When Janet Calcagno discovered her son Michael – then 13 – was smoking marijuana and drinking, the comfortable Saugus family took every step possible to put a stop to it and send him a zero tolerance message.
However, those efforts and the structured home they had always provided him were no match for the power of drug addiction.
“Before we knew it, he was using heroin and overdosing and overdosing in our home,” said Janet last Thursday at the area’s second Opiate Summit, a conglomeration of residents, organizations and city governments from Revere, Chelsea, Winthrop and Saugus. “Many times, I found Michael on the floor. It’s still hard to talk about bringing your son back from death. He was a heroin addict and that was it. I was a stay-at-home mom and was there and, being his mom, I tried desperately to fix him. Michael’s disease became my disease and I was just as sick as my child.”
Janet also shared about getting help at Revere’s North Suffolk Mental Health Center Connections program, and also about Michael finding a residential treatment program at Meridian House in Eastie.
“I could not fix him,” she said. “He had to fix himself and he did that. I also got the support and help I needed as his mother. This stuff is not a dirty secret. It affects more people than you know. It could be the person next to you at the supermarket. We have to get educated about this.”
Calcagno and her son were part of the speaking program at last Thursday’s Opiate Summit at the Kowloon in Saugus. Besides the speaking, clinicians presented information, there was an information fair that included organizations like the Chelsea Drug Court, there were trainings on how to save an overdose victim, and there was a Youth Summit for those in recovery. It was the second half of an effort that began in January and will hopefully continue this year via another state grant aimed at reducing drug overdoses and deaths.
Michael Calcagno – in a very emotional discussion of his recovery, which he is still in the midst of – said most people would not think of him as the face of addiction, but more and more kids from the area are heading down that path.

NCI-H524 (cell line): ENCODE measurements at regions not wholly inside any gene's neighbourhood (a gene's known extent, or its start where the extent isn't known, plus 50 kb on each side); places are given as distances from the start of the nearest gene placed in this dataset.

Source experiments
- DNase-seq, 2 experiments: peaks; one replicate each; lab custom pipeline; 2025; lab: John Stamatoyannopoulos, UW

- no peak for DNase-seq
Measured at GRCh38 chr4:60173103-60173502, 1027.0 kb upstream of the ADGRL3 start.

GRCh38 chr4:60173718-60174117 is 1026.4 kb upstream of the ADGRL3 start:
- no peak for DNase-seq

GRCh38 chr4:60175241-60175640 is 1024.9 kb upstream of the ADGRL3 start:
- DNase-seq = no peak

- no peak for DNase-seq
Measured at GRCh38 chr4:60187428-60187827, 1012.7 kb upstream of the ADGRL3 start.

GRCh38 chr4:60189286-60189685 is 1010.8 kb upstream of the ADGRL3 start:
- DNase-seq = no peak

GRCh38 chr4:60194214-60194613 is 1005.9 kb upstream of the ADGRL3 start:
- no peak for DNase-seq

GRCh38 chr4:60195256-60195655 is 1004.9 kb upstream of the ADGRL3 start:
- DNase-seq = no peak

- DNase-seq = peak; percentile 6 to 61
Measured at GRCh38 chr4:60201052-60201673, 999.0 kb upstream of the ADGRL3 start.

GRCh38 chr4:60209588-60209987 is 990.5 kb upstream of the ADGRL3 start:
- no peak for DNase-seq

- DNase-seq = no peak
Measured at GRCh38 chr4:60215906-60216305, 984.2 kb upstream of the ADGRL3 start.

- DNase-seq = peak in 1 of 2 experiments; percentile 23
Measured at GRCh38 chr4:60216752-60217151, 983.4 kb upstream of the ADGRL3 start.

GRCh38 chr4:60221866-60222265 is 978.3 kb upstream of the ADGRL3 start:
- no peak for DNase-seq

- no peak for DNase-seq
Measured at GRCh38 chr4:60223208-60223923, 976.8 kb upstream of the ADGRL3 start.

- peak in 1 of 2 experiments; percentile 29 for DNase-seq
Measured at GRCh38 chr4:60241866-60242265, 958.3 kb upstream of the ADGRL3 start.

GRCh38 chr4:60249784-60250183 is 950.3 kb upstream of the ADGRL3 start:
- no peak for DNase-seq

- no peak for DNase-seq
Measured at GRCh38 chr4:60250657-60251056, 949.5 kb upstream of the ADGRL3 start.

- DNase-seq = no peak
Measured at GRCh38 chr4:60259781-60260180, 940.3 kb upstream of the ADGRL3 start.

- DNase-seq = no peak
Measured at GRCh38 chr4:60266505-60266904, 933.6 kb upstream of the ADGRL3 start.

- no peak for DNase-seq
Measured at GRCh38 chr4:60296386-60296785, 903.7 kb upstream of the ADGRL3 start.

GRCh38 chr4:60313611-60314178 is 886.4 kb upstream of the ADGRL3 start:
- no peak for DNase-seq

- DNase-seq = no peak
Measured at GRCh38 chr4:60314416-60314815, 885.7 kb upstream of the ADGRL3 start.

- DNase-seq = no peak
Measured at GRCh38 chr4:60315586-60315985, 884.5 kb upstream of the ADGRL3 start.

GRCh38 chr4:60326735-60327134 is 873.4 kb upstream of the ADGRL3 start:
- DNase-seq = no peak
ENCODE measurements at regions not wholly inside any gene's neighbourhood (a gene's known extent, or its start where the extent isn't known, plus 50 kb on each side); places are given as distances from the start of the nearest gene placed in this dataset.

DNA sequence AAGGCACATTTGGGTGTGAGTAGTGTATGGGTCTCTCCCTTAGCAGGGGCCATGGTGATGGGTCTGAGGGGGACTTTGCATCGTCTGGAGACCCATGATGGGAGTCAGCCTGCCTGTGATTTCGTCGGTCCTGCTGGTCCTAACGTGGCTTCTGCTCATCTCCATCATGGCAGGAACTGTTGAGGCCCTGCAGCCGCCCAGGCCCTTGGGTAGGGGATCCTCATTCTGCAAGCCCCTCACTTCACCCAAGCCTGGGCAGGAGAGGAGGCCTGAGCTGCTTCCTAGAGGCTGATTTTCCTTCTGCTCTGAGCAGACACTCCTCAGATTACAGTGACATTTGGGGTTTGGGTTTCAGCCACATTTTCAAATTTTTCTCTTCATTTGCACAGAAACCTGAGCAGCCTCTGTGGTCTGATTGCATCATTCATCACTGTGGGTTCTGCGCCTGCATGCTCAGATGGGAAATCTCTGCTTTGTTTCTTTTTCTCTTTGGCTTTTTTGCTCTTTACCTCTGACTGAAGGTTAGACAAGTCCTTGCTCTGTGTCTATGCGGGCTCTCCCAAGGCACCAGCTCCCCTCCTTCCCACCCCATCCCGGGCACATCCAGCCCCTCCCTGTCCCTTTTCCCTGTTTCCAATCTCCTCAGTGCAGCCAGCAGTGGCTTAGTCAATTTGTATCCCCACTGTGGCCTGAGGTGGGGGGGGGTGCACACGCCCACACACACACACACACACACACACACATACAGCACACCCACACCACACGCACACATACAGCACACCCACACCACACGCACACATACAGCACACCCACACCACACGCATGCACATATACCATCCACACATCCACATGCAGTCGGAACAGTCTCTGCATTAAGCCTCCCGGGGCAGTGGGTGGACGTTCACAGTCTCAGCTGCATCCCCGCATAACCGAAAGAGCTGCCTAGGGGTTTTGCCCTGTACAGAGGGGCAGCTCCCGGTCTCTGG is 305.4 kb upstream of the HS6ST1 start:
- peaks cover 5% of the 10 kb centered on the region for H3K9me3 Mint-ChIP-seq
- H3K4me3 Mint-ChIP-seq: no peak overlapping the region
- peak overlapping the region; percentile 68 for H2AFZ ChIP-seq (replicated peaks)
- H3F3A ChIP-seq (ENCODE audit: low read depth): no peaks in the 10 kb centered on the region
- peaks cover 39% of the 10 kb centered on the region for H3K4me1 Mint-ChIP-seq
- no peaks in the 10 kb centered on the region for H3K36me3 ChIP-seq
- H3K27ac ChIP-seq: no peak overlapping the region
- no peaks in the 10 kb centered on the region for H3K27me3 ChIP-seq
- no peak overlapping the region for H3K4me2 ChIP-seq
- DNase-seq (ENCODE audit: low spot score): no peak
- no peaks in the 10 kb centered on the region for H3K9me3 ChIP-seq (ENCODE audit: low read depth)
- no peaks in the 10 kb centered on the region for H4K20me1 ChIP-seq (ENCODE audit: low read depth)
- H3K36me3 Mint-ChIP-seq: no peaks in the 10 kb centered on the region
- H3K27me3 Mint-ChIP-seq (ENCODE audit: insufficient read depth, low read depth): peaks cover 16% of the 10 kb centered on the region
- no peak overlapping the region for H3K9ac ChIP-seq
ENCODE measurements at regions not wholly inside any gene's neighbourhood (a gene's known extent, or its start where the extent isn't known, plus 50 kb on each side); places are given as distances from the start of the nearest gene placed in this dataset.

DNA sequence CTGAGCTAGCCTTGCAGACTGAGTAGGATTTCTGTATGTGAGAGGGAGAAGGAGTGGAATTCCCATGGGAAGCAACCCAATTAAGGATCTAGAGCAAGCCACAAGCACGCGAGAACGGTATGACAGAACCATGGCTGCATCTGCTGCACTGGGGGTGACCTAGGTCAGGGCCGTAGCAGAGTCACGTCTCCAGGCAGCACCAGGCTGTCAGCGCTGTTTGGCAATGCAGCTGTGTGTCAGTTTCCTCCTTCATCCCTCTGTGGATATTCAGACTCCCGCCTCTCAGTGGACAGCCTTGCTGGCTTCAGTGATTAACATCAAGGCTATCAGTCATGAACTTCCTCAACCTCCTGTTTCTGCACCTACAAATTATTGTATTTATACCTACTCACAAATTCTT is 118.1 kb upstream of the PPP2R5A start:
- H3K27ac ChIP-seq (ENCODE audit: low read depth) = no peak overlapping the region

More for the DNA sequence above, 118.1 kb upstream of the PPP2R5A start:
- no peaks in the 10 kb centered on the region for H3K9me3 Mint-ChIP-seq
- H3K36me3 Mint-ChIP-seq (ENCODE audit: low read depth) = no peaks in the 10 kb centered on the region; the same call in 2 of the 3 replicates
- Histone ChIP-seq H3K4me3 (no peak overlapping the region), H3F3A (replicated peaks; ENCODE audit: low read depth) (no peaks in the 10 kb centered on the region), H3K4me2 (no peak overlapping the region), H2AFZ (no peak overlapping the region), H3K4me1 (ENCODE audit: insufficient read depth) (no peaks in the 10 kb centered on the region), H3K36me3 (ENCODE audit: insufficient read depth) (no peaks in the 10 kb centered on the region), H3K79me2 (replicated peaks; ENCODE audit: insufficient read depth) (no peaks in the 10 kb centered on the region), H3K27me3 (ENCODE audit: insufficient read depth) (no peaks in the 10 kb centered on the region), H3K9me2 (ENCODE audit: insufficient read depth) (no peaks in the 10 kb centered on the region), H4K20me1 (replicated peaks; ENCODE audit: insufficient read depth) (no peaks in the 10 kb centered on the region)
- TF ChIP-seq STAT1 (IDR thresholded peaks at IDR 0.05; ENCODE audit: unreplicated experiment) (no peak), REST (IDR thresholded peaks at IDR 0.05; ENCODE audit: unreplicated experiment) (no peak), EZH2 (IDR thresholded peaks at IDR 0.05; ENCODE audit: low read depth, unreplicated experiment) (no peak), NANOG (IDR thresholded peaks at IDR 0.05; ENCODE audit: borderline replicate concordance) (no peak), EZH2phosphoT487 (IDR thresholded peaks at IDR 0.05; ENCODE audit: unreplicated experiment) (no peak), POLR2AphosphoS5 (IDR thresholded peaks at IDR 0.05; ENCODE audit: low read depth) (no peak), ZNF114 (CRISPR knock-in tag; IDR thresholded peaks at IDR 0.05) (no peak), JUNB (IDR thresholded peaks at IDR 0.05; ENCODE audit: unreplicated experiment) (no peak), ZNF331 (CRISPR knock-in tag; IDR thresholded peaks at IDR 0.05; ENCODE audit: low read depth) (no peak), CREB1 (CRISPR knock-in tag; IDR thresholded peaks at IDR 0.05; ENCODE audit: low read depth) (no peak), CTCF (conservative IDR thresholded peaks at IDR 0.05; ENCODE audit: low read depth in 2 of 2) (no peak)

“I came from a beautiful home, had a wonderful family and never experienced death or trauma,” he said. “I had everything I wanted. Personally, I think I was predisposed to addiction…I can’t thank my mom enough for putting up with me. She did the best thing possible by stepping away from me. I had to fight the disease myself. My own insecurity let the disease tell me all the lies I needed because it told me in my own voice…Sometimes the best choice you can make is to walk away from a loved one.”
House Speaker Bob DeLeo also spoke from the heart on the issue, saying there have been young people on his own street in Winthrop that have died as a result of opiate abuse.
“I have more people call me to get kids into treatment centers than I have kids calling me to write recommendation letters for them,” he said. “It’s not a political issue or a family issue – it’s all of our issue. I’ve had two kids on my own street that passed away as a result of substance abuse…People are crying out for help. We have to help them and talk to them.”
Kim Hanton, director of addiction services at Revere’s North Suffolk clinic, said that addiction is a bit like the idea behind ‘The Wizard of Oz.’
“They pulled the curtain away and all the sudden he’s not so powerful and mighty anymore,” she told the crowd. “He’s still there and always will be there. As they learn from it and deal with it, the disease becomes smaller and smaller…As we continue to fear the disease, the disease continues to grow. As we work to understand the disease, it gets smaller and smaller.”
A question and answer period for parents, young people, clinicians and elected officials featured a lively discussion about insurance.
Most complained that traditional insurance companies have walked away from addiction services, noting that state-run health plans often offer better coverage than private insurance. Most of the discussion, in fact, centered on holes in the insurance system as it pertains to addiction services and counseling.
Michael Calcagno said he has gone from being a mean addict to someone people like being around. He said he has done it with the numerous resources that are available, but that many don’t know about.
“I was one of the nastiest people you would meet,” he said with a laugh. “I am not a nice person on drugs. I was not the happy drunk of the life of the party. Now, people want to be around me. They want to hear my story and want me to tell my story. That makes me feel important.”
Janet Calcagno and her son, Michael, are experiencing much happier times these days, but not so long ago they were fighting the disease of opiate addiction day in and day out. Both spoke at the second Opiate Summit in the Kowloon last Thursday as part of an ongoing cooperative effort between Revere, Chelsea, Winthrop and Saugus.
Inside cuts –
Several cities and towns were represented at the second Opiate Summit last week in the Kowloon, including Revere Fire Capt. Jay Picariello, Katie Sugarman of RevereCARES, Erica Clarke of Mass General, Cate Blackford of the City of Revere, and Chelsea Health Agent Luis Prado.
Saugus State Rep. Donald Wong welcomed everyone to his restaurant, but more importantly pledged his support to the cause.
House Speaker Bob DeLeo said he has more calls to get kids into drug treatment centers than to get kids letters of recommendation.
A group of Winthrop residents from CASA that attended the summit, including Judie Van Kooiman, Brenda Curry and Mary Ann Lounsbury.